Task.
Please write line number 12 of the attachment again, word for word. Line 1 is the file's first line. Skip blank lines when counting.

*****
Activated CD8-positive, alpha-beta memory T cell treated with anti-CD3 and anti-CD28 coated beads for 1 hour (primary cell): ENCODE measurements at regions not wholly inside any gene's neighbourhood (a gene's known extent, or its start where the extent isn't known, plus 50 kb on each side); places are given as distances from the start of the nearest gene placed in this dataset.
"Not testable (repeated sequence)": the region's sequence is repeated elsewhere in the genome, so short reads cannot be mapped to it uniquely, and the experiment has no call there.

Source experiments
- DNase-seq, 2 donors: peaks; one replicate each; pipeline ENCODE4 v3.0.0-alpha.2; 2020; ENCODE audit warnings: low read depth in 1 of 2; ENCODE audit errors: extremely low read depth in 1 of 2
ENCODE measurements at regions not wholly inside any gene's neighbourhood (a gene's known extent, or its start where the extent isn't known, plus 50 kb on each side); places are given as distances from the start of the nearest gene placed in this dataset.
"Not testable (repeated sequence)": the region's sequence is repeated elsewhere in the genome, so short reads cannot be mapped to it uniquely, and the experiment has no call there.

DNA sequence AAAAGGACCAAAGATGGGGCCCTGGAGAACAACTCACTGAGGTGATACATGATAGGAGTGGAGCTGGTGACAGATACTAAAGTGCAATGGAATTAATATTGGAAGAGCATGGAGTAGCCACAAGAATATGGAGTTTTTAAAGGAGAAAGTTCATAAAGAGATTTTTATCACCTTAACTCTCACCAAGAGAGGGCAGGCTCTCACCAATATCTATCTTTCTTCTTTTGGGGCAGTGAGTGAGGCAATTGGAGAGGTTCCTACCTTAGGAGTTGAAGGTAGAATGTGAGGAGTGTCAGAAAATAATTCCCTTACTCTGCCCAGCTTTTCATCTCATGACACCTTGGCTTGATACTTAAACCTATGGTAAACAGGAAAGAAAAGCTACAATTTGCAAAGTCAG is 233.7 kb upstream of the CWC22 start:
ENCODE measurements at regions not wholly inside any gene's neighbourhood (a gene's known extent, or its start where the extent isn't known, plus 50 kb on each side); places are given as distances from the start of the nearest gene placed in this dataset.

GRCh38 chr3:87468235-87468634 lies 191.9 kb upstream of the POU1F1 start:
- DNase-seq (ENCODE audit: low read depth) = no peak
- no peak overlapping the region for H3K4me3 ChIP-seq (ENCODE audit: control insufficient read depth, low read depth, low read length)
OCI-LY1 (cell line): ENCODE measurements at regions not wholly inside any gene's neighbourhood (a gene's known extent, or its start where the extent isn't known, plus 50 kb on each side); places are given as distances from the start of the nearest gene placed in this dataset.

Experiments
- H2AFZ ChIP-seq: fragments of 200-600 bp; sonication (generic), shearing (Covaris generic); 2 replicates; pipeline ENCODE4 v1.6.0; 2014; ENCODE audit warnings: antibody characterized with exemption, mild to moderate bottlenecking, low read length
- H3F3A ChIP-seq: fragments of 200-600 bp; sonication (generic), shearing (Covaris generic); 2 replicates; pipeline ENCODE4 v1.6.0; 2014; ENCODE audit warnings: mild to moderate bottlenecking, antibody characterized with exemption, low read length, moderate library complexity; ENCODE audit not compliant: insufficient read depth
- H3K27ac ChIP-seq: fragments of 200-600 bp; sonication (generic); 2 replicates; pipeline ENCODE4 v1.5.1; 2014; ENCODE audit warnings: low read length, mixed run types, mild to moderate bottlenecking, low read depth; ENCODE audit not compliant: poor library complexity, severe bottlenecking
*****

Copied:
OCI-LY1 (cell line): ENCODE measurements at regions not wholly inside any gene's neighbourhood (a gene's known extent, or its start where the extent isn't known, plus 50 kb on each side); places are given as distances from the start of the nearest gene placed in this dataset.